• Tsetse flies are one of the most unpleasant features of Tanzania. they are a biting fly that passes on sleeping sickness. They are such a problem that large areas of Tanzania are not populated because of the tsetse fly. They have been completely eradicated on the island of Zanzibar with vigorous programs. Other little critters cause great suffering in Tanzania, such as mosquitoes, which pass around malaria, and the little virus called HIV, which infects more Africans than any other people of the world. Research more about the tsetse fly. Draw a picture of the fly and write facts about it around the picture on a large paper or poster board. Present what you’ve found to a group. Be ready to answer questions.
This is a waterfront street in Zanzibar, an island of Tanzania. Photo by Olivier Lejade, CC license, Wikimedia.
  • Make a shadow box of the Serengeti plain. Use a shoe box as the frame. Draw or paint a background of grassy plains and lots of blue sky. In the distance paint in Mount Kilimanjaro. Make paper stand-up animals to place in your box, like elephants, wildebeests, lions, gazelles, crocodiles and hippos. Place a couple of baobab trees in your scenery too. Learn a little bit about each animal and show off and explain your creation.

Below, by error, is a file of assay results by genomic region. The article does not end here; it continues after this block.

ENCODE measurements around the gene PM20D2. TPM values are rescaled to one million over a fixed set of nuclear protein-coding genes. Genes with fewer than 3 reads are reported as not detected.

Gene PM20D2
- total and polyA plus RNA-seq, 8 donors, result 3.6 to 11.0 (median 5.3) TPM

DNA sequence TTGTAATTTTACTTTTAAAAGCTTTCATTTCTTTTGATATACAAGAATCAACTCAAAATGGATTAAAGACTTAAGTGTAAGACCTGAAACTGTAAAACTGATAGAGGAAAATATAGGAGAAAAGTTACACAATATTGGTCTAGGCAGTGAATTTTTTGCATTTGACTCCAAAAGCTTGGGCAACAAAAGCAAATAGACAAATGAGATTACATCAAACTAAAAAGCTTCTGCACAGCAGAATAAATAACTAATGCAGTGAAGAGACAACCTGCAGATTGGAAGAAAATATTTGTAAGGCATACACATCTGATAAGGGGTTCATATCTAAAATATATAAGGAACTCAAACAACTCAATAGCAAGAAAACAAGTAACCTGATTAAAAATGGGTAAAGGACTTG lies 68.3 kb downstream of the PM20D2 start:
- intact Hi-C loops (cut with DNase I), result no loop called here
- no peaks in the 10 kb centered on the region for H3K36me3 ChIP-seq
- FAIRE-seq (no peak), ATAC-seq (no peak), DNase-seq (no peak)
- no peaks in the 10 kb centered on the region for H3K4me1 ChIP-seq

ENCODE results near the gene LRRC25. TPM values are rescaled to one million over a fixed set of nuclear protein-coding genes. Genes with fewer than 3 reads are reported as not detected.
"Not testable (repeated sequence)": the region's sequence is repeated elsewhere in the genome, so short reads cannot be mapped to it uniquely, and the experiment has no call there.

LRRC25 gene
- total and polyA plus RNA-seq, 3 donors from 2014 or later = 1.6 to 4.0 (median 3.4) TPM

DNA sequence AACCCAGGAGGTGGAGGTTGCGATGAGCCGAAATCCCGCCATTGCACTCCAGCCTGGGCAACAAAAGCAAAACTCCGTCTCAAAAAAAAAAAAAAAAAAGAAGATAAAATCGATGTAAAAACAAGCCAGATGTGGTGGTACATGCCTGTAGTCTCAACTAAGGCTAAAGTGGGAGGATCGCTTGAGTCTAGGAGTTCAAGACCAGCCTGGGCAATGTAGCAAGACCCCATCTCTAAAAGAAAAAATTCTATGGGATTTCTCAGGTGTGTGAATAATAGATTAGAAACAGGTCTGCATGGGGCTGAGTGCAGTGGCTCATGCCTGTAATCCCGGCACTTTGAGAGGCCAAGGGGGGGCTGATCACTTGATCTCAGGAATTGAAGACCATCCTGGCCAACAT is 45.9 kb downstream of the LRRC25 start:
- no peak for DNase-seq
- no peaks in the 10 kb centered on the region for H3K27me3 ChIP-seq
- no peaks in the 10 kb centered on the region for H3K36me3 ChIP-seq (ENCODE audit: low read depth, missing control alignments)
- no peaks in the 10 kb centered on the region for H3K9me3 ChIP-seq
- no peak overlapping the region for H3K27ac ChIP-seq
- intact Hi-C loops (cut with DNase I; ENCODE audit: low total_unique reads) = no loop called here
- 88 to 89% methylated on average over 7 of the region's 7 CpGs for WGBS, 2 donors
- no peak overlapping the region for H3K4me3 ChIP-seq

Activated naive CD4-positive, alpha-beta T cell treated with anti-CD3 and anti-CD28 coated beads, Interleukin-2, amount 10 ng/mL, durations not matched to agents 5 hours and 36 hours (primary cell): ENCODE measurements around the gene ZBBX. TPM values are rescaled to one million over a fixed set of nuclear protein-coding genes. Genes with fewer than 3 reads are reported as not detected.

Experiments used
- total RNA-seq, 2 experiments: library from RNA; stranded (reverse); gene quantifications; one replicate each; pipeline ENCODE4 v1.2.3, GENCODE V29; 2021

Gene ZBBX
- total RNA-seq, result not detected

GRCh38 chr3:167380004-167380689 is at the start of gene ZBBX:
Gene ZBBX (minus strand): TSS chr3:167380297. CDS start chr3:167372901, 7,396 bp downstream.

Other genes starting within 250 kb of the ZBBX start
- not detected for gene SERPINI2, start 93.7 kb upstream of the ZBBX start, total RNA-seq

• Kids in Tanzania don’t have store bought toys. But they still like to play. Make your own toys out of stuff you find around the house, like kids from poor countries. Try making a doll, a car, or animal figures. Kids all over the world play hide and seek too. Play it the Tanzanian way by shouting “Oh! Oo! Ay!” when you are ready for “it” to come find you. Then when you’re caught wait by the “monkey tree”, a designated home, until everyone is found.
These are some school children from Tanzania. Photo by I, Inisheer, CC license, Wikimedia.
  • Tanzanians have won national acclaim in running events, like the Olympics and marathon competitions in major cities. Try running a long distance race like a 5k. Train first like an African by running every day for a month or six weeks before the race.